Selecting the right web technology company to fit your organization's needs

Selecting a web technology company for your organization is an important decision. But, it’s not as hard as you think.

At the simplest level, you must first think through your organization’s needs. Organizations frequently make the mistake of approaching technology firms without making crucial decisions because it’s assumed that all those decisions can be made during the project.

The truth is that vendor engagement and project success measures should be made before the first vendor is even called or the pen hits the paper for development of the RFP.

Andre Hood, SVP, Business Development
Posted

Selecting a web technology company for your organization is an important decision. But, it’s not as hard as you think.

At the simplest level, you must first think through your organization’s needs. Organizations frequently make the mistake of approaching technology firms without making crucial decisions because it’s assumed that all those decisions can be made during the project.

The truth is that vendor engagement and project success measures should be made before the first vendor is even called or the pen hits the paper for development of the RFP.

And, If you’re tasked with leading the vendor selection process, you will need to assure that the vendor’s transition into your organization is as seamless as possible once the decision is made. In order to do this, make sure questions about the vendor’s credentials are easily answered and the groundwork is fully laid for the vendor to gain the trust of your organization’s key stakeholders.

Here are a few suggestions to help find the right technology firm for your organization:

  • Vendor Referrals. Ask trusted colleagues which technology firms they recommend. Or, call an organization that has a similar make-up as your own and ask them about their technology firm. Also, peruse the applicable listservs and user groups to see which technology firms are active and/or mentioned positively.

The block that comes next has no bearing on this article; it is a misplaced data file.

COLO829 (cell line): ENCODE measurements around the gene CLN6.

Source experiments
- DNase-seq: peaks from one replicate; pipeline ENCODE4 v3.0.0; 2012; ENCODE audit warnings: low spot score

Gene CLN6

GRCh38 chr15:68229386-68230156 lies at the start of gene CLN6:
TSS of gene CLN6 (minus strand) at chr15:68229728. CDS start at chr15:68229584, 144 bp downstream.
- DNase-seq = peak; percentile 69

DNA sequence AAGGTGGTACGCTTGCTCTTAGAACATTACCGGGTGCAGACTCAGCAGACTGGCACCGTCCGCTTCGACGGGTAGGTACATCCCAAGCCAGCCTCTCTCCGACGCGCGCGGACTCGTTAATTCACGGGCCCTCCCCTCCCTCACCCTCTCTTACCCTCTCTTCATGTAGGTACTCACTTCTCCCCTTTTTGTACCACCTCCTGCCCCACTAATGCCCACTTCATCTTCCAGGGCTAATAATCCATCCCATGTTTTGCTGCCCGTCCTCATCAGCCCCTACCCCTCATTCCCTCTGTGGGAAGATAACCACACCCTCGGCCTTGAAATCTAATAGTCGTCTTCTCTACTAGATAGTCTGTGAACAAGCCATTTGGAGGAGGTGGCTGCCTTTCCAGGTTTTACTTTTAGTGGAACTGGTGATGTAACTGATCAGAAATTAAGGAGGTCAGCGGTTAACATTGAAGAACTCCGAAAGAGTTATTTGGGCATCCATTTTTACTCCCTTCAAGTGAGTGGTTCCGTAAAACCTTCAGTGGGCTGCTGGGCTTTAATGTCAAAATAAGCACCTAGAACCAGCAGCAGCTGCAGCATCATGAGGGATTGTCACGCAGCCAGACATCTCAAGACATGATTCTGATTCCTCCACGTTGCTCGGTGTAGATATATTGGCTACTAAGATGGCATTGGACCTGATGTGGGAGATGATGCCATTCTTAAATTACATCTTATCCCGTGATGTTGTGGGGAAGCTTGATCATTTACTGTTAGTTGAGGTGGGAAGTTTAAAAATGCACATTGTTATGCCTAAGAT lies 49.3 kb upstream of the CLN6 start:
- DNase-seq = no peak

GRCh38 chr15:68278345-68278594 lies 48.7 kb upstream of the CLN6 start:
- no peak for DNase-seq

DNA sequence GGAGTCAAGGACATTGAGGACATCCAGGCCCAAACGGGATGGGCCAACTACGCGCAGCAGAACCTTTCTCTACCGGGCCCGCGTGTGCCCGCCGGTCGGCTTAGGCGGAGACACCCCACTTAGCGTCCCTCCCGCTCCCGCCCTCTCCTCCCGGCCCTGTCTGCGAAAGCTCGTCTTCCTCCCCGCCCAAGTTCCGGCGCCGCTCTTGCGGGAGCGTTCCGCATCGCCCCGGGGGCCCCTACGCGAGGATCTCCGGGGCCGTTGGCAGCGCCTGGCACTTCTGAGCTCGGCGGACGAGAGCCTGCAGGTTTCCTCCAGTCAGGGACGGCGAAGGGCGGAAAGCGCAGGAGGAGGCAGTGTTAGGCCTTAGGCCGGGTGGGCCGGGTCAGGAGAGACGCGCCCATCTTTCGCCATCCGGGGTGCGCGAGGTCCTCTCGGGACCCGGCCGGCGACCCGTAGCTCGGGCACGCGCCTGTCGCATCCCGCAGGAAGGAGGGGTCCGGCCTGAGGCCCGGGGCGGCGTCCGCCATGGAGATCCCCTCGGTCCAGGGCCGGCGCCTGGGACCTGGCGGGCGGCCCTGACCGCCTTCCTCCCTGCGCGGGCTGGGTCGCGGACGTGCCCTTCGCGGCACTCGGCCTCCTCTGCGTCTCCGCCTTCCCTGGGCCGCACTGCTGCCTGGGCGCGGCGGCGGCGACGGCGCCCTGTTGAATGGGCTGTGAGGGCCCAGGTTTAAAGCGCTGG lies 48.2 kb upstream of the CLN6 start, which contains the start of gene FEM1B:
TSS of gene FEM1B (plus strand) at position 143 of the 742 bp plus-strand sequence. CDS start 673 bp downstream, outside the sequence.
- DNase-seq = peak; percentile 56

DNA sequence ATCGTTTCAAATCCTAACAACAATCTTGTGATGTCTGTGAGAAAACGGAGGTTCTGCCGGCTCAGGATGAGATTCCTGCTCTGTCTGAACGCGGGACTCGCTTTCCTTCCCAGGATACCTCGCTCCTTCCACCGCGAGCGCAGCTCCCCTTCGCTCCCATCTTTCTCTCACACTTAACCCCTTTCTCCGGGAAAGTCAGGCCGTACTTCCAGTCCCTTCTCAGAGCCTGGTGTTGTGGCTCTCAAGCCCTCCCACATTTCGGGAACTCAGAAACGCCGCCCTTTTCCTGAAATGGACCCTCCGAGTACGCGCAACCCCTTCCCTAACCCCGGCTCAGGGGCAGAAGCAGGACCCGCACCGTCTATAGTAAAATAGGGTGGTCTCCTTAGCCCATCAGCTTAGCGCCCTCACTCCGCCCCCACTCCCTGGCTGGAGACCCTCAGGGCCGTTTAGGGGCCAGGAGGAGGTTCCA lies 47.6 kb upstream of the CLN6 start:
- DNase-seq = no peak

• Experience Counts. Common sense suggests that you should find a technology firm that has done projects very similar to yours. But look for the vendor who can demonstrate applicable solutions and can offer some suggestions for alternative methods to achieving success. You just might end up with a much better solution and/or something completely different than you thought you needed.
  • Short-Term vs. Long-Term. You’re looking for a technology partner, even if you don’t think you are. Web applications and websites evolve over time (or at least they should). In the short-term, a technology firm that can ensure success on the initial project is only part of the equation. For the long-term, what usually proves to be far more important is the technology firm’s ability to support and extend the software and learn your business to best meet your organization’s evolving needs and goals.
  • Methodology. Plainly stated, how do you do what you do? When interviewing the vendor, make sure the group didn’t just get lucky with success on their last project. Be sure the vendor has a defined, proven process for conducting the type of project your organization needs. Different projects require different approaches.

Andre Hood

SVP, Business Development